Farmland prices continue to increase. U.S. Department of Agriculture (USDA) (see here) estimates the average 2012 Illinois farmland price at $6,800 per acre, 17% higher than the $5,800 price in 2011. The Chicago Federal Reserve Bank (FED) (see here) estimates price increases at 15% between July 1, 2011, and July 1, 2012, for northern and central Illinois farmland. At the same time farmland prices have increased, cash rents have increased and interest rates have decreased, thereby supporting the increases in farmland prices.
Cash rents and interest rates
As cash rents increase, returns to farmland increase, generally leading to higher farmland prices. USDA estimates the average 2012 cash rent in Illinois at $212 per acre, 16% higher than the $183 per acre rent in 2011. The 2012 increase continues a series of years of large increases in cash rents (see Figure 1). Since 2005, cash rents have increased by 64%.
Decreasing interest rates also support increasing land prices because decreasing interest rates signal lower returns to fixed income assets that are alternatives to farmland, and because lower interest rates lower debt payments on farmland purchases. Interest rates have decreased in 2012. The 10-year Constant Maturity Treasury (CMT) rate so far this year has averaged 1.87%. This 1.87% rate compares to a 2.79% rate for 2011. Interest rates have been on a general downward trend since the mid-1980s (see Figure 2), thereby supporting increases in farmland prices.
Capitalized values compared to farmland prices
A capitalized value represents the discounted cash flows from farmland, taking into consideration cash rents and interest rates (see here for more detail http://www.farmdoc.illinois.edu/manage/newsletters/fefo10_17/fefo10_17.html). For an asset with an infinite life, a widely used capitalized formula has capitalized value equal to the cash rent divided by an interest rate:
Capitalized value = cash rent / CMT 10-year rate.
This formula assumes that cash rents and interest rates remain the same as current values throughout the future.
Capitalized values were significantly below prices during the early 1980s (see Figure 3). In 1980, for example, USDA estimated the average land price at $2,041 and the capitalized value was $933 per acre. The lower capitalized value indicated that farmland prices were above fundamentals suggested by cash rents and interest rates. Subsequently, farmland prices decreased in each year from 1981 to 1987.
Between 1987 through 2010, prices and capitalized values followed each other closely, indicating that farmland prices were closely following changes in farmland returns and interest rates as represented by the capitalization formula. The largest deviation occurred in 2007, when farmland price was $1,100 above the capitalized value. This year was at the end of the period in which there was large interest in developing farmland for commercial purposes and at the beginning of the period of higher farmland returns caused by higher commodity prices.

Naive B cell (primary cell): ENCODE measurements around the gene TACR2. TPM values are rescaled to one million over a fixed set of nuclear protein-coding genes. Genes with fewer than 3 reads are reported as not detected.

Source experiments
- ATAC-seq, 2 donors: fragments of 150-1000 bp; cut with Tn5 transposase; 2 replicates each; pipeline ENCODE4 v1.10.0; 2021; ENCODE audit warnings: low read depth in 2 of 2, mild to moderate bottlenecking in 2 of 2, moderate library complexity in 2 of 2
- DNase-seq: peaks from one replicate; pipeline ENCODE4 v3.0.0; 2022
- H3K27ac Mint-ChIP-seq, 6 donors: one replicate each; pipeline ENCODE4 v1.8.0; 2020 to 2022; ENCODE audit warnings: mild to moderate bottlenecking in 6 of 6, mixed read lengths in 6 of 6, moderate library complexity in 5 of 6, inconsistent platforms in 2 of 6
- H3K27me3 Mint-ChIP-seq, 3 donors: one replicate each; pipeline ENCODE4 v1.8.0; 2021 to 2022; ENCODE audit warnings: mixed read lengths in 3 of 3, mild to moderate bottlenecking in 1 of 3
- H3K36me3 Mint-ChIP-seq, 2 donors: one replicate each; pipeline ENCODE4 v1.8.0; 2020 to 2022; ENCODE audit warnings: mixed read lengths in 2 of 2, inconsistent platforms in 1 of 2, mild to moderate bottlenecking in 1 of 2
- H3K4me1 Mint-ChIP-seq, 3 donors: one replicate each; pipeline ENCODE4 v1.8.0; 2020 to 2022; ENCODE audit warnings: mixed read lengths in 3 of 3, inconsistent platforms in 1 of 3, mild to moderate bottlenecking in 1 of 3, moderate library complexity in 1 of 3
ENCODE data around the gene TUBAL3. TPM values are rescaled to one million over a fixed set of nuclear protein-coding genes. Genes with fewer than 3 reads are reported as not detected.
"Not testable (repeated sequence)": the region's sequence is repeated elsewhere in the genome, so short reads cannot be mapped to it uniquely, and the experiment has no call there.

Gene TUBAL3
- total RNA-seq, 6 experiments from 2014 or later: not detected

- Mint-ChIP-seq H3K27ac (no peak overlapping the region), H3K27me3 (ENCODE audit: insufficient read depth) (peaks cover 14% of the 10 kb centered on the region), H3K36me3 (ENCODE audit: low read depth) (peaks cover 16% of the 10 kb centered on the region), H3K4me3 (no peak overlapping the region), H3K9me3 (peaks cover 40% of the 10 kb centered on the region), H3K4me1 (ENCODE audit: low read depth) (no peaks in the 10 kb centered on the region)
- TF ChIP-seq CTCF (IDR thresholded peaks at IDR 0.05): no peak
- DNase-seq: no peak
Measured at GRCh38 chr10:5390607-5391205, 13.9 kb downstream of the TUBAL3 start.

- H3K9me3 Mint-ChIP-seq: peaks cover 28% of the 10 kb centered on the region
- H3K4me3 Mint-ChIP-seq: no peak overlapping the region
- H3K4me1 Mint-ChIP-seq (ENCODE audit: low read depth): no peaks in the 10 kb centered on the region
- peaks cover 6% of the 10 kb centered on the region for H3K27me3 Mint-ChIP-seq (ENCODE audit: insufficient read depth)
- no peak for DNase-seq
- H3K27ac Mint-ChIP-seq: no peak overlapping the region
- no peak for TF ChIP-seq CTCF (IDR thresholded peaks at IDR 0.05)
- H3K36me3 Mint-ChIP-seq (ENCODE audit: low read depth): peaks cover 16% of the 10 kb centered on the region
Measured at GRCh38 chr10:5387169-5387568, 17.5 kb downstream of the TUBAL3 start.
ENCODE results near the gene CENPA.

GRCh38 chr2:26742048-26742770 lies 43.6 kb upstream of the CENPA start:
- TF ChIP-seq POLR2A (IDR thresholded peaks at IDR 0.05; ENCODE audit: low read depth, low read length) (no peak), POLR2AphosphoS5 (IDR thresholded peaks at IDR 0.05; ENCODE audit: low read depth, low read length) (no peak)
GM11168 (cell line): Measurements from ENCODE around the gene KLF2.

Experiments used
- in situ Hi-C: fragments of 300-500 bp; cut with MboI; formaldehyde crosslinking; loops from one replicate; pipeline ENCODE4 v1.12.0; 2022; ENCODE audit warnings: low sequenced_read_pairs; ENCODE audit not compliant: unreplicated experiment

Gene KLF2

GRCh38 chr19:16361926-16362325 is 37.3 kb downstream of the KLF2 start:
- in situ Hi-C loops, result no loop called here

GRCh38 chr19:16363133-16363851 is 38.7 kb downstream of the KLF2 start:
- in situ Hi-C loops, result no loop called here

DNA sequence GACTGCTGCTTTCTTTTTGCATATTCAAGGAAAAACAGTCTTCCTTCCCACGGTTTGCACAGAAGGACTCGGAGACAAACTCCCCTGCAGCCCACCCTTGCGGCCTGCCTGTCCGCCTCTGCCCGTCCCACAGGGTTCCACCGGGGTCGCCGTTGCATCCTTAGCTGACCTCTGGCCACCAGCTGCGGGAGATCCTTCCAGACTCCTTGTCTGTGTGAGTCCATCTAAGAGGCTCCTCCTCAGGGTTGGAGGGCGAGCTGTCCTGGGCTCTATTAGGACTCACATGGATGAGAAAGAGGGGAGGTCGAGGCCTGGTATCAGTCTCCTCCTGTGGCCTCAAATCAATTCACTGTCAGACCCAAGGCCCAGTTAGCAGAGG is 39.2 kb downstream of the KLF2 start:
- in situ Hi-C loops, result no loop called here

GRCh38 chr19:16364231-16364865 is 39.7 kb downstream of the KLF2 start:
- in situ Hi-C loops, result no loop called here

Since 2009, capitalized values have been above farmland prices, suggesting that fundamentals would support higher farmland prices than currently observed in the market. The difference reached $4,537 per acre in 2012, when the capitalized value of $11,337 per acre and farmland price of $6,800.
Much of the reason for the high 2012 capitalized value is the low interest rate. To illustrate, capitalized values are calculated for differing interest rates using the 2012 cash rent of $212 per acre:
1. A 2.79% rate occurred in 2011. The capitalized value using this 2.79% rate is $7,588 per acre, 32 percent lower than the $11,337 capitalized value using a 1.87% 10-year CMT rate.
2. A 3.21% rate occurred in 2012. The capitalized value using this rate is $6,604 per acre. The $6,604 per acre capitalized value is below the current farmland price of $6,800.
3. The average 10-year CMT rate since 1990 is 5.32%. The capitalized value given a 5.32% rate is $3,984 per acre, 41% lower than the current farmland price of $6,800 per acre.
While farmland prices have increased rapidly in recent years, comparison of farmland prices to capitalized values suggest that farmland prices are supported by current cash rent and interest rate levels. In the future, decreases in farmland returns or increases in interest rates could lead to farmland price decreases. At this point, neither return decreases nor interest rate increases seem eminent. In my opinion, rising interest rates pose the largest risk that could lead to farmland price decreases in the future. Current interest rates are very low and even small interest rate increases cause large declines in capitalized values. Moreover, the last time farmland prices decreased was in the 1980s, when interest rates were rising. It can be argued that rising interest rates had as much impact on farmland price declines during the 1980s as did decreasing farmland returns.